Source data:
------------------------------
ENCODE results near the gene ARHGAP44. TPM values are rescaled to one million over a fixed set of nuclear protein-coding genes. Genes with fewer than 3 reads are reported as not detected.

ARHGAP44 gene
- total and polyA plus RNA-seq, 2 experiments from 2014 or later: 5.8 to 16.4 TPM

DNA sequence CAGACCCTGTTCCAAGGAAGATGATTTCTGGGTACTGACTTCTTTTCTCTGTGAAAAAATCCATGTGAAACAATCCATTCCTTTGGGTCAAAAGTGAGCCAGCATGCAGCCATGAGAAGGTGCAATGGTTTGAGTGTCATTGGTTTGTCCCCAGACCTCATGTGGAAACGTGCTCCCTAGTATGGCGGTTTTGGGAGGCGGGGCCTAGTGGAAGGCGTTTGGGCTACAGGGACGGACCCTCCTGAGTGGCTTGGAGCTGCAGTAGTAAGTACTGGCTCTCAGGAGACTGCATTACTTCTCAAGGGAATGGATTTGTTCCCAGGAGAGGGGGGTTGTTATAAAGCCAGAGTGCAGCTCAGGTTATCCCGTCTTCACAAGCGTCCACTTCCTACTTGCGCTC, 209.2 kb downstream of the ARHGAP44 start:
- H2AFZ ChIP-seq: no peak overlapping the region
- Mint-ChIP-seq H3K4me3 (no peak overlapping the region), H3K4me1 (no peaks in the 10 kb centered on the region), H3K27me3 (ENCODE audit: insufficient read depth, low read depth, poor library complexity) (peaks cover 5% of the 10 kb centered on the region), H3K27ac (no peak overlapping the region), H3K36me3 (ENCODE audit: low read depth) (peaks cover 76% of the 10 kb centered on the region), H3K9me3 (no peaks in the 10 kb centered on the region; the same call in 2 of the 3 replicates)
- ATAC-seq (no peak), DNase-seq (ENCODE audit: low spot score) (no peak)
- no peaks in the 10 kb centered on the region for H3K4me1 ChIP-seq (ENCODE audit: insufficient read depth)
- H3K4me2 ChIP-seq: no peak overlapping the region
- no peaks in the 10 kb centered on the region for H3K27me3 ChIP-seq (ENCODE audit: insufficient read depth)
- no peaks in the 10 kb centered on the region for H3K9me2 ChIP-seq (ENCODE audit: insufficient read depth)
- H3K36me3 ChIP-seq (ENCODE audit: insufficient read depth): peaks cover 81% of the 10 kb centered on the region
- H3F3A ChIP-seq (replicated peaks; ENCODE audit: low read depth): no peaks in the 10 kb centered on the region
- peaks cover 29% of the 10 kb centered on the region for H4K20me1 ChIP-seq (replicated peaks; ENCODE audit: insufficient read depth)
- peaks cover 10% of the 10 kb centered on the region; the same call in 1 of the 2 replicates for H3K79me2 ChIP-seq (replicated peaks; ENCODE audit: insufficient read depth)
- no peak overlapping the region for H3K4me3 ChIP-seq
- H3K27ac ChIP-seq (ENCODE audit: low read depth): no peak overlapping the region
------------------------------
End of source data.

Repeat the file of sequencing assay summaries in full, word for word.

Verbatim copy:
ENCODE results near the gene ARHGAP44. TPM values are rescaled to one million over a fixed set of nuclear protein-coding genes. Genes with fewer than 3 reads are reported as not detected.

ARHGAP44 gene
- total and polyA plus RNA-seq, 2 experiments from 2014 or later: 5.8 to 16.4 TPM

DNA sequence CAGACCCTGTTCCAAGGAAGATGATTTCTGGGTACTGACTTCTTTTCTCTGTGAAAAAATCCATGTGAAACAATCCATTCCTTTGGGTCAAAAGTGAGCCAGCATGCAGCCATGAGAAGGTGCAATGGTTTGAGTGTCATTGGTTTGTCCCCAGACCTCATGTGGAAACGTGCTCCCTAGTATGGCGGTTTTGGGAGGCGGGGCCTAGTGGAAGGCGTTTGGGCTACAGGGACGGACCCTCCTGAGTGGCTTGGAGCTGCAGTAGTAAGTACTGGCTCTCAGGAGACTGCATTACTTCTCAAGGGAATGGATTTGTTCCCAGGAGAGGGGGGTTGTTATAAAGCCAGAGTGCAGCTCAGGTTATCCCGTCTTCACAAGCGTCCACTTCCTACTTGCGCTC, 209.2 kb downstream of the ARHGAP44 start:
- H2AFZ ChIP-seq: no peak overlapping the region
- Mint-ChIP-seq H3K4me3 (no peak overlapping the region), H3K4me1 (no peaks in the 10 kb centered on the region), H3K27me3 (ENCODE audit: insufficient read depth, low read depth, poor library complexity) (peaks cover 5% of the 10 kb centered on the region), H3K27ac (no peak overlapping the region), H3K36me3 (ENCODE audit: low read depth) (peaks cover 76% of the 10 kb centered on the region), H3K9me3 (no peaks in the 10 kb centered on the region; the same call in 2 of the 3 replicates)
- ATAC-seq (no peak), DNase-seq (ENCODE audit: low spot score) (no peak)
- no peaks in the 10 kb centered on the region for H3K4me1 ChIP-seq (ENCODE audit: insufficient read depth)
- H3K4me2 ChIP-seq: no peak overlapping the region
- no peaks in the 10 kb centered on the region for H3K27me3 ChIP-seq (ENCODE audit: insufficient read depth)
- no peaks in the 10 kb centered on the region for H3K9me2 ChIP-seq (ENCODE audit: insufficient read depth)
- H3K36me3 ChIP-seq (ENCODE audit: insufficient read depth): peaks cover 81% of the 10 kb centered on the region
- H3F3A ChIP-seq (replicated peaks; ENCODE audit: low read depth): no peaks in the 10 kb centered on the region
- peaks cover 29% of the 10 kb centered on the region for H4K20me1 ChIP-seq (replicated peaks; ENCODE audit: insufficient read depth)
- peaks cover 10% of the 10 kb centered on the region; the same call in 1 of the 2 replicates for H3K79me2 ChIP-seq (replicated peaks; ENCODE audit: insufficient read depth)
- no peak overlapping the region for H3K4me3 ChIP-seq
- H3K27ac ChIP-seq (ENCODE audit: low read depth): no peak overlapping the region